22 June 2014

On becoming Corpus Christi

Solemnity of Corpus Christi (2014)
Fr. Philip Neri Powell, OP
Our Lady of the Rosary, NOLA

Audio File

All across the world, Dominican friars begin morning and evening prayer before the Blessed Sacrament: O sacrum convivium! in quo Christus sumitur. . .” In our English translation, we pray: “O Sacred Banquet, in which Christ becomes our food. . .” Christ/becomes/our/ food. Our meat and daily bread, our salt and saving drink. For those of us who follow Christ, his body and blood is our daily nourishment, our minimum daily requirement w/o which we cannot survive on the path to holiness much less thrive as forgiven sinners. To take into our bodies his body and blood, to take him in worthily and whole, is to participate not only in his mission and ministry but to become part of/to share in his body and blood. Paul asks the Corinthians, “The cup of blessing that we bless, is it not a participation in the blood of Christ?” Yes, it is. “The bread that we break, is it not a participation in the body of Christ?” Yes, it is. To take into our bodies his body and blood, to take him in worthily and whole, is to become Christ. Our Lord teaches us, “I am the living bread that came down from heaven. . .” He lives among us, with us, and in us. And we are made Christs, sent into the world.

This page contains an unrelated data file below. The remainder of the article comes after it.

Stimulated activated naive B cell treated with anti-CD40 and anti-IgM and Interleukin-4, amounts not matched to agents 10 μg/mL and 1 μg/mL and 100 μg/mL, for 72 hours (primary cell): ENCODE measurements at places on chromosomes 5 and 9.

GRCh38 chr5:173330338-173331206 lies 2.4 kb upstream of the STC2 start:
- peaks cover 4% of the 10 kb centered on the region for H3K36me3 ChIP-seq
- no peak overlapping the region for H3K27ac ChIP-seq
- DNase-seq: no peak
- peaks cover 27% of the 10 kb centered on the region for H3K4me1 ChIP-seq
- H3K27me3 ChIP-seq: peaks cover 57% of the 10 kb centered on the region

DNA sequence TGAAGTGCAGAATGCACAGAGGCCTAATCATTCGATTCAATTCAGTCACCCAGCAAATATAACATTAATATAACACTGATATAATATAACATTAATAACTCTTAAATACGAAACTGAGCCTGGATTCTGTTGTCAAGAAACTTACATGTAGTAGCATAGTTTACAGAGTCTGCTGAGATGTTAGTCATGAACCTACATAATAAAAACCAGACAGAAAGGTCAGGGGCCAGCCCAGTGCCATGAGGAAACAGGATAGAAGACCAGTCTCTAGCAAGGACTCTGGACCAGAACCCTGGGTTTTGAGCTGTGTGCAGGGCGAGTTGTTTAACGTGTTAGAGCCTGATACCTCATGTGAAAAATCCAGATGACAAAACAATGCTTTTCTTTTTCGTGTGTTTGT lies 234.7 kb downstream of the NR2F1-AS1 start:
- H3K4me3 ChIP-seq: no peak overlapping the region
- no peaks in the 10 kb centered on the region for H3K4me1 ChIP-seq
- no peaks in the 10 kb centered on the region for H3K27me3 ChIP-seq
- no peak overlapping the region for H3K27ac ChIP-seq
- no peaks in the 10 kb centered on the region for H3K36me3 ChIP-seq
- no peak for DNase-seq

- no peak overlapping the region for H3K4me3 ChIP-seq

It may sound odd to say that “we are made Christs,” but that is exactly what happens when we step behind him to follow him on his Way. We are made into the image of Christ and sent out to be Christs for the world. Around 350 A.D., St. Cyril of Jerusalem*, teaching on the anointing of the Holy Spirit that follows baptism, notes that “having therefore become partakers of Christ you are properly called Christs. . . because you are images of Christ.” We are partakers of Christ in baptism, confirmation and, most especially, in the Eucharist. When we partake worthily of Christ in these sacraments, we are re-formed into the image of Christ. Now, what is an image? We might think of a snapshot or a painting, or even a statue. But the word “image” here is something more like “an imitation” or “a miniature.” Imitation could imply a fake, like an imitation Rolex watch, so let's go with miniature. When we partake worthily of Christ in the sacraments, we are re-formed into miniatures of Christ, little Christs – woefully imperfect for now but on the way to perfection in him. Cyril teaches us that we are therefore “properly called Christs.” All together, gathered as we are now, we constitute the Body of Christ, the Church. Millions of little Christs all over the world forming one body, Corpus Christi.